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21 Cards in this Set

  • Front
  • Back
Electrolytes
Salts dissociate in solution into charged ions
Electrolyte balance important
Imbalance can alter membrane potential or disrupt cellular activities
Electrolytes (2)
Water moves between adjacent body compartments by osmosis down an osmotic gradient
Changes in salt concentration in one compartment will lead to changes in fluid distribution between compartments
Shrinking or swelling cells can rupture plasma membranes leading to cell death
Obligatory exchanges
Many vital processes have the potential to disturb salt and water balance
Obligatory exchanges are required as part of respiration or elimination of wastes
Nitrogenous wastes
Product of protein and nucleic acid degradation
Toxic at high concentrations
3 forms
Ammonia and ammonium ions
Urea
Uric acid
Freshwater fish
Gain water and lose salt when ventilating gills
Kidneys produce copious dilute urine
Specialized gill epithelial cells transport Na+ and Cl- from water into fish’s capillaries
Saltwater fish
Gain salts and lose water across gills
Produce very little urine
Drink seawater to replace water lost
Expend energy to transport excess salt out of body through gill epithelial cells
Exchanges during ingestion
Food contains minerals and water
Unusable parts of food are excreted as solid waste with accompanying water and salt loss
Marine reptiles and birds ingest seawater when consuming prey or drinking – salt glands used to excrete excess salt
Salt glands
Contain a network of secretory tubules that actively transport NaCl from the interstitial fluid into the tubule lumen
Body temperature
Endotherms use body water to cool off
Sweating and panting use the evaporation of water to draw heat out of the body
Sweat is hypoosmotic to blood
Fluid left behind in body has lower volume and higher salt concentration
Metabolism
Water is generated as a by-product of ATP production – “metabolic water”
Some animals rely on this for all or nearly all of their water requirements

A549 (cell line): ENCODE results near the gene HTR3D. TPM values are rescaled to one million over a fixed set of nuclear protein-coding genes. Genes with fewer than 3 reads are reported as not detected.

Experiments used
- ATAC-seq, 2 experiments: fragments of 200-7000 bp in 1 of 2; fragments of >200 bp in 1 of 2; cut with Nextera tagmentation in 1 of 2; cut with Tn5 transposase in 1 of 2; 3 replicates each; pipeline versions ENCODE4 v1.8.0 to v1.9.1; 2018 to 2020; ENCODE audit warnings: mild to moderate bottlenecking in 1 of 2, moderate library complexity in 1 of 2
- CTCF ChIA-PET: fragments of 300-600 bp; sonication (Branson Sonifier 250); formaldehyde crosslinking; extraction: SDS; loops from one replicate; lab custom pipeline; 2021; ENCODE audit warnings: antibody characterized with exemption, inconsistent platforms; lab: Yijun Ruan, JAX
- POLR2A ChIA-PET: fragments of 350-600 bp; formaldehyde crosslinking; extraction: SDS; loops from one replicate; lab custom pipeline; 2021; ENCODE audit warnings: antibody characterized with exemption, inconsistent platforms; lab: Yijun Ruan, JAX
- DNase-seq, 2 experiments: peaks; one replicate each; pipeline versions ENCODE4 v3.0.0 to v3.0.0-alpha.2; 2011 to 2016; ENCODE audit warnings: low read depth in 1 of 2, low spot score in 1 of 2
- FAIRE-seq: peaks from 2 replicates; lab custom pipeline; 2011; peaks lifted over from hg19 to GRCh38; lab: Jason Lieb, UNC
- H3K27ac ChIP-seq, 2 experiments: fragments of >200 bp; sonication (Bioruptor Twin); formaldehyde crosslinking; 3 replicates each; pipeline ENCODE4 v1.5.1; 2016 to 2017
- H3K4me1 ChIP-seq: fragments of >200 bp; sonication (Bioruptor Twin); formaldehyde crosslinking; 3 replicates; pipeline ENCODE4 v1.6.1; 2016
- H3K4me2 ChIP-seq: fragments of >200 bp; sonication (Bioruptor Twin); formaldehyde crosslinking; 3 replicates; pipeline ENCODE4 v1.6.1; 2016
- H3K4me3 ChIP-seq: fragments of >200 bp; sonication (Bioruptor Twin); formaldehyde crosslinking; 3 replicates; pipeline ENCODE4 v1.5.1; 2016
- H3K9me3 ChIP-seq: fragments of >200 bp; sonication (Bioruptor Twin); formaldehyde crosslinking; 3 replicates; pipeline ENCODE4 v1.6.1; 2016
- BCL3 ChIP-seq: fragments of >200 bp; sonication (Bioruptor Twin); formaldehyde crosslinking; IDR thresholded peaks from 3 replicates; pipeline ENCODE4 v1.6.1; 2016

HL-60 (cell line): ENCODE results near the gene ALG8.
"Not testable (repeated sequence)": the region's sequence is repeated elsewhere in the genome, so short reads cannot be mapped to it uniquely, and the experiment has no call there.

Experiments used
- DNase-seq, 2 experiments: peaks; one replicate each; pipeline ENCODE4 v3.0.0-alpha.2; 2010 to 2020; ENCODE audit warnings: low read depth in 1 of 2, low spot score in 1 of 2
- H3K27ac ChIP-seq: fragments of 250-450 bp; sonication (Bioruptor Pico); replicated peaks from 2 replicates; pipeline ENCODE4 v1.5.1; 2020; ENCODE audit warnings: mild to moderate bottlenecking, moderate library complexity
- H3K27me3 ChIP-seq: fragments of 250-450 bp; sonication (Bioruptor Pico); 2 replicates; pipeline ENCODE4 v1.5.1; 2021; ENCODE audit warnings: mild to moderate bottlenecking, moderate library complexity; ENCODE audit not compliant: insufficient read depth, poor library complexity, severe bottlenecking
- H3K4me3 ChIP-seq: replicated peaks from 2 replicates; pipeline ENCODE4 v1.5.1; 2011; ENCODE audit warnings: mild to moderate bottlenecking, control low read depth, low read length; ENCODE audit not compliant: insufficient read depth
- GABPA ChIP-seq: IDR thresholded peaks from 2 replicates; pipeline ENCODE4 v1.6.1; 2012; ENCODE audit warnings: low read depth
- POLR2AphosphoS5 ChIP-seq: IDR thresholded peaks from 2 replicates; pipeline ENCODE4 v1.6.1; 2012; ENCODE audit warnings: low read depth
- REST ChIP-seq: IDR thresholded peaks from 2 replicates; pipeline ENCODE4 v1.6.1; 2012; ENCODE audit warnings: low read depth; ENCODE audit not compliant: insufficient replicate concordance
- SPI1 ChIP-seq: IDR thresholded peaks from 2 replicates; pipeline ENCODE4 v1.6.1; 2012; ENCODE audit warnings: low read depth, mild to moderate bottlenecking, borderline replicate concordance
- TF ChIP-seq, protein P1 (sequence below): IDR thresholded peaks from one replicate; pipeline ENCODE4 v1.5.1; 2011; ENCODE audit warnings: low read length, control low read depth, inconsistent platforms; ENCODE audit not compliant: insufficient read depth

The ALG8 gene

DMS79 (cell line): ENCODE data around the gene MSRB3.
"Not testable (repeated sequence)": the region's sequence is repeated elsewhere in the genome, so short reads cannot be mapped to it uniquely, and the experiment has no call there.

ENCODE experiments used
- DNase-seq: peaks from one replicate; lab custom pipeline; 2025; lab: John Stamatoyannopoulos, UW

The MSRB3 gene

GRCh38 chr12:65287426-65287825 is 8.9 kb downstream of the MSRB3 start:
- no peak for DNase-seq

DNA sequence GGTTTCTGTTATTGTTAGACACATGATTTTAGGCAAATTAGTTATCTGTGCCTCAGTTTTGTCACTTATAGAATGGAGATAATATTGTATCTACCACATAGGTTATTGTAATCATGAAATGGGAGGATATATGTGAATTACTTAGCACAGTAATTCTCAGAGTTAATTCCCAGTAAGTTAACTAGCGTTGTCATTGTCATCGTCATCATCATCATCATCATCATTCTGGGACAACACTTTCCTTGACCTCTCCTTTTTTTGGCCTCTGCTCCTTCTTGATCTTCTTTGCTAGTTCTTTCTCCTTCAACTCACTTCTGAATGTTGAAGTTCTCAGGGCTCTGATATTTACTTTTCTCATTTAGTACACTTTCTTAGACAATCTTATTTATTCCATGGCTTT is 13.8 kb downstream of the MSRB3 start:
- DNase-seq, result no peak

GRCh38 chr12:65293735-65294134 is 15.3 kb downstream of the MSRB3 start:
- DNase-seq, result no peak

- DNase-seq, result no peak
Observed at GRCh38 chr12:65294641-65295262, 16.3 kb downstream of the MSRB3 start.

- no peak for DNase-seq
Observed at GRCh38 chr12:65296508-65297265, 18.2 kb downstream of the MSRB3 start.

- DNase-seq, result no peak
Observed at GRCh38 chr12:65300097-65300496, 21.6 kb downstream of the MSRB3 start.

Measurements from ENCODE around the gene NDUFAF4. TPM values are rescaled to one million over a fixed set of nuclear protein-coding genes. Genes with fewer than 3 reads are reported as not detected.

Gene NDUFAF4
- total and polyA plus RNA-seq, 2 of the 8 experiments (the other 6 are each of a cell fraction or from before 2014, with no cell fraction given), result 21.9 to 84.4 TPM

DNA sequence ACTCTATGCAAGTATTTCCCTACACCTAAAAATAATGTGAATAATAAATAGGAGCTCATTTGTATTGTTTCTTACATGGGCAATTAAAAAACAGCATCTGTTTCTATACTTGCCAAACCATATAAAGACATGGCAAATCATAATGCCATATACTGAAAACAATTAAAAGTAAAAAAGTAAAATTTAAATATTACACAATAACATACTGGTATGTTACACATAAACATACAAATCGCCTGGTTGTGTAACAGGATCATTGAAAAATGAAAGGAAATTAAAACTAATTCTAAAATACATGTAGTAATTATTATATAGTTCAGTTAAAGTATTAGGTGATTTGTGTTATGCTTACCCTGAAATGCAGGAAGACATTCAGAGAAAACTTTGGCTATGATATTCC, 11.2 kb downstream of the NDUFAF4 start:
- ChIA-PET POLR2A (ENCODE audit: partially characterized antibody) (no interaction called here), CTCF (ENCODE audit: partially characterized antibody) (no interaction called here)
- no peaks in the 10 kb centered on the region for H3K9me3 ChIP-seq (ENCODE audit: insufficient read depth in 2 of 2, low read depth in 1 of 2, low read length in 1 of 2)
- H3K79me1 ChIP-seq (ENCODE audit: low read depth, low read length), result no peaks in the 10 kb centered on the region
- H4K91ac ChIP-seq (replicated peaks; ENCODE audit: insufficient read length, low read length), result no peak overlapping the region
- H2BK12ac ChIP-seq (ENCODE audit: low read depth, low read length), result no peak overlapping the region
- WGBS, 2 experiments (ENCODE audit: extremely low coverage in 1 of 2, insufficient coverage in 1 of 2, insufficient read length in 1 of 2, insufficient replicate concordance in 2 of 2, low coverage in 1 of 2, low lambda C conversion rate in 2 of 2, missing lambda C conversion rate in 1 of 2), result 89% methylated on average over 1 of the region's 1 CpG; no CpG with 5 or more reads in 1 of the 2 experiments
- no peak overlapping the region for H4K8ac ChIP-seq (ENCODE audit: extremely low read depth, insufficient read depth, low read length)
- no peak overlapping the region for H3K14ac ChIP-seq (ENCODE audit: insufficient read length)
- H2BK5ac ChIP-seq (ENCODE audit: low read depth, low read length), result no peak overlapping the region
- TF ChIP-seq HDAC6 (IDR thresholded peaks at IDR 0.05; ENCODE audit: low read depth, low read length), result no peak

In other animals, this water is excess that must be eliminated
Excretion or retention of metabolic water can be considered a type of obligatory exchange
Regulate or conform
Osmoregulators maintain constant internal salt concentrations and osmolarities
Drink or excrete as needed to maintain 300 mosm/L
All terrestrial animals, freshwater animals, and many marine animals
Requires considerable expenditure of energy
Osmoconformers match osmolarity of blood and other fluids to seawater at 1000 mosm/L
Most marine invertebrates and some vertebrates
Less tendency to gain or lose water across skin or gills
Expend less energy to compensate for water gain
Generally limited to marine environment
Filtration
An organ acts like a filter to remove water and small solutes from blood while leaving behind blood cells and large solutes
Produces filtrate
Reabsorption
Material in filtrate recaptured and returned to blood
Secretion
Supplements solutes removed by filtration
Protonephridia
Simplest filtration mechanism in invertebrates
Flatworms
Series of branching tubules filters fluids from body cavity using beating of ciliated cells (flame cells)
Protonephridia (2)
Solutes reabsorped
Excess water and some wastes emptied through openings in body wall called nephridiopores
Osmoregulatory – nitrogenous wastes diffuse out of body
Metanephridial system
Annelids
Pairs located in each body segment
Tubular network beginning in funnel-like structure called nephrostome
Collect coelomic fluid containing nitrogenous wastes
Na+, Cl- and others reabsorbed along tubule
Nitrogenous wastes excreted through nephridiopores in body wall
Malpighian tubules
Insects use secretion and not filtration
Cells lining tubules actively transport potassium ions and uric acid from hemolymph into lumen
Creates osmotic gradient drawing water and solutes into tubule
Moves to hindgut where water and solutes reabsorbed
Nitrogenous wastes and others excreted together with feces through anus
Kidney
Vertebrates
Specialized tubules composed of epithelial cells
Participate in both salt and water homeostasis
Nitrogenous waste elimination
Most vertebrate kidneys are filtration kidneys
Filtration controlled by mechanical forces
Nephron
Functional unit of the kidney
As many as several million in each kidney
Consists of
Renal corpuscle forms filtrate
Tubule performs secretion and reabsorption
Tubule empties into collecting duct